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Written by: Rebecca Chmiel

National Inventor’s Hall of Fame. Original image source:

Emmett Chappelle was born in October 1925 in Phoenix, Arizona when it was still a small agricultural city; (consider: Arizona before widespread air conditioning). Not a stranger to segregation, Chappelle attended primary school in an all-black 1-room schoolhouse, then high school at an all-black Phoenix public school, where he was top of his class when he graduated in 1942. He was then drafted to serve in the segregated 92nd Infantry Division and was wounded twice during the Italian Campaign.

After the war, Chappelle attended Phoenix College and received an Associate’s Degree in electrical engineering, and then University of California Berkeley (funded by the GI Bill), where he received a Bachelor’s of Science in biology in 1950. He taught biochemistry at Meharry Medical College for several years, during which he began research into iron recycling by red blood cells and anaphylactic shock. These studies got him noticed by the biochemical community, and he received several offers from prominent schools to complete his graduate studies. Chappelle completed his Master’s Degree at the University of Washington in 1954, and he worked towards a Ph.D. at Stanford University for 4 years, until he left to accept a research position at the Research Institute for Advanced Studies in Maryland.

During his master’s and Ph.D. studies, Chappelle made several important contributions to our understanding of proteins and their building-blocks, amino acids, including how humans convert one amino acid into another. But it was at the Research Institute for Advanced Studies and later positions where he made his most influential discoveries and inventions. Chappelle began his work at the Research Institute of Advanced Studies in 1958, just one year after the launch of the Soviet Satellite Sputnik and the height of the Space Race, when federal funds were pouring into Aerospace research and development for the American space program. Chappelle’s research focused ensuring safe, breathable air for astronauts, and he found that launching plants into space with astronauts can minimize a spacecraft’s risk of poisoning its astronauts with carbon monoxide.

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In 1963, Chappelle was hired by Hazleton Laboratories in Virginia, which held contracts with NASA. There, he studied how we could detect life on other planets like Mars by studying extraterrestrial soils for microbial life. To do this, Chappelle invented an important assay that scientists still use today – the ATP fluorescent assay. This laboratory tool uses detects living cells using the same proteins that fireflies make to glow, and it continues to be used by researchers around the world.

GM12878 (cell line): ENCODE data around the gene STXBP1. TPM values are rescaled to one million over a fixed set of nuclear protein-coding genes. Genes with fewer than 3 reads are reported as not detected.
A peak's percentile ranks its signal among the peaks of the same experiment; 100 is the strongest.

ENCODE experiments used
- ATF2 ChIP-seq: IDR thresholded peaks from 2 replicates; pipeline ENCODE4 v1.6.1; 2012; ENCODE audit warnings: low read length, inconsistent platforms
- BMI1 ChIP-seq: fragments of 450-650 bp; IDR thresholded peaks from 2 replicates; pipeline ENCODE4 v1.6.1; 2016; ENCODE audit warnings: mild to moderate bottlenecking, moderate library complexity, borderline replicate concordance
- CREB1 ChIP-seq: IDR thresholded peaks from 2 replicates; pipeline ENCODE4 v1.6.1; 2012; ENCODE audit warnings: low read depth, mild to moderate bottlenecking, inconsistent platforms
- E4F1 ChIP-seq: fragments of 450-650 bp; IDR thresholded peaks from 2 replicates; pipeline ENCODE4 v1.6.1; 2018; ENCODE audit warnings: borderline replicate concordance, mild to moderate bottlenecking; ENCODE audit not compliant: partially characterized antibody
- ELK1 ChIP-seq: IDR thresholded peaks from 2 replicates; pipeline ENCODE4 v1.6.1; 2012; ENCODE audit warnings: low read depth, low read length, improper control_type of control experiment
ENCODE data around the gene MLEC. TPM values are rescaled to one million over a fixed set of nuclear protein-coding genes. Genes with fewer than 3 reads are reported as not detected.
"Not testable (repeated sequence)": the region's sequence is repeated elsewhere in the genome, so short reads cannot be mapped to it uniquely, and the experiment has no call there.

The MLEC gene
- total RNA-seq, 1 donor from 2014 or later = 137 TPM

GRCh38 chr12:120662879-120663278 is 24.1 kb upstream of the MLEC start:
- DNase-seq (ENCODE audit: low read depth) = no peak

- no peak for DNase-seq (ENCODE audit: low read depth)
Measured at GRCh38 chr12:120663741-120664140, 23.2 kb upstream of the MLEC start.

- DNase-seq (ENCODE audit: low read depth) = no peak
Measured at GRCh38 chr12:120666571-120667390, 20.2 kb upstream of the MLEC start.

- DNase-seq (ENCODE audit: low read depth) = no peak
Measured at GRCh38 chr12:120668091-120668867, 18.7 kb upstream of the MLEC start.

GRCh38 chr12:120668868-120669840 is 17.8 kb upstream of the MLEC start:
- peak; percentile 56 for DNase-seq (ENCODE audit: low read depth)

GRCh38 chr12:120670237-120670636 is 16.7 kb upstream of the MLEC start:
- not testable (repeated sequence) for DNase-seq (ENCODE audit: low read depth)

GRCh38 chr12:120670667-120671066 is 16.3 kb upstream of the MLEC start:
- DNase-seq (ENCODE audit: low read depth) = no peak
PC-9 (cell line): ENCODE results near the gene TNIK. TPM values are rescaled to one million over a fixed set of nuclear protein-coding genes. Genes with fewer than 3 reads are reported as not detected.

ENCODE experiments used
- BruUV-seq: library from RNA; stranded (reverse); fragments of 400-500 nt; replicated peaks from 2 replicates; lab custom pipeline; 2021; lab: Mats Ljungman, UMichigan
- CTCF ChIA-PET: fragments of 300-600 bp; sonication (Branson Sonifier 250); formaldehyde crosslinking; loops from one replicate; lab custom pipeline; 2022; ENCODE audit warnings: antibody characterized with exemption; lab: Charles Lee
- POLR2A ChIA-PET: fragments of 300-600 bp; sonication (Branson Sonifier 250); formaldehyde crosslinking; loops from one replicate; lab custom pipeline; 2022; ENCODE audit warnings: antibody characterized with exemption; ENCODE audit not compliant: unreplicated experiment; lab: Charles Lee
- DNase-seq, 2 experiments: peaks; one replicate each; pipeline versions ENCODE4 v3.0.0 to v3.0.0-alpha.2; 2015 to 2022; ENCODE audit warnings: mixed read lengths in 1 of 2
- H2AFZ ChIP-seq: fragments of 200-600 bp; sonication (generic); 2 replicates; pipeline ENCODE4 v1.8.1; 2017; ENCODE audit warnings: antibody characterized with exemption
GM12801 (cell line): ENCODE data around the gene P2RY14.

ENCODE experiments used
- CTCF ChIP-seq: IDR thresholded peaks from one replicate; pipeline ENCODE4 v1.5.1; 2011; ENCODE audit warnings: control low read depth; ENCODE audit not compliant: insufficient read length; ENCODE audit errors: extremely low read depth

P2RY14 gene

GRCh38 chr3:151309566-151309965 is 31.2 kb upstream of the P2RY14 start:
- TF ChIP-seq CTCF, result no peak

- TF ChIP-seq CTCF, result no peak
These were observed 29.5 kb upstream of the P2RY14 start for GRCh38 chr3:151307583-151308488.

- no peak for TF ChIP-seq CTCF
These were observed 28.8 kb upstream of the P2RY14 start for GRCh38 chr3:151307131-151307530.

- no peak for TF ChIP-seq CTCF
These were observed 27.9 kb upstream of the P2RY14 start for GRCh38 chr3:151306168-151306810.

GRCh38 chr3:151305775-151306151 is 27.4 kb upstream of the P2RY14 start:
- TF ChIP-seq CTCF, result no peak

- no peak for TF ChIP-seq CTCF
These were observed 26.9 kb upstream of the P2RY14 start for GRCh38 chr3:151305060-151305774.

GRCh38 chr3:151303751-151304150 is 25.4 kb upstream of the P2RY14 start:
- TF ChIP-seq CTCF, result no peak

Here’s how Chappelle’s test for extraterrestrial life works: to be bioluminescent (life that creates its own light) fireflies make two chemicals, luciferin and luciferase, named after the root word Lucifer- which means “bringer of light”. When combined, these chemicals will produce light as long as there is also Adenosine triphosphate (ATP) present. ATP is a chemical that acts as the currency for all living organisms and provides chemical energy for reactions like bioluminescence within a cell. If the cell is alive, ATP will be present and would glow in this assay. Chappelle tested for living cells in terrestrial soils by adding luciferin and luciferase to samples and measuring how much light was produced. If there was life, the cells glowed.

Chappelle invented a test for microbial life using firefly enzymes that make living cells glow. Image credit: John Hart/Wisconsin State Journal via AP. Original image source:

Chappelle did not discover life on Mars since no Martian soil has ever been brought back to Earth to test, but his assay is still used here on Earth to detect and study microbial life. In 1966, Chappelle was hired by NASA to work at the Goddard Space Flight Center, where he continued his research into the applications of fluorescence and bioluminescence. The uses he found for his fluorescent tests were incredibly varied; he developed way to measure crop stress in agricultural fields using lasers, and medicinal tests to detect bacterial infections in blood and urine.

Emmett Chappelle’s contributions to science are far-reaching, advancing fields including biomedical science, astrobiology, remote sensing and genetics. In 1994, Chappelle was awarded NASA’s Exceptional Scientific Achievement Medal. When he retired from NASA in 2001, Chappelle held 14 patents, mostly relating to fluorescence tests, and in 2007 he was inducted into the National Inventor’s Hall of Fame for his work on fluorescence in organisms. Chappelle passed away 4 months ago in October 2019 at the age of 93. Chappelle’s legacy lives on in the huge variety and specificity of today’s fluorescent assays, most of which still use firefly luciferin and luciferase. These include fluorescent tags that will bind to DNA and glow only when a certain gene is present, and fluorescent cancer cells that allow medical researchers to better “see” cancer in mice.

Left: Microbes from a freshwater lake that fluoresce when they possess a gene for metabolizing methane. Image credit: Brenna Boehman, Sina Schorn, and Jana Milucka, generated at the Max Planck Institute for Marine Microbiology in Bremen. Right: Two mice with tumors that are illuminated with luciferases to allow scientists to better visualize the cancer cells. Image credit: Cassie Stowe. Original image source:



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  3. Meserette Kentake. “Emmett Chappelle: The National Inventor’s Hall of Fame African-American Biochemist whose discovery led to a potential method of detecting life on other planet.” com. October 26, 2016,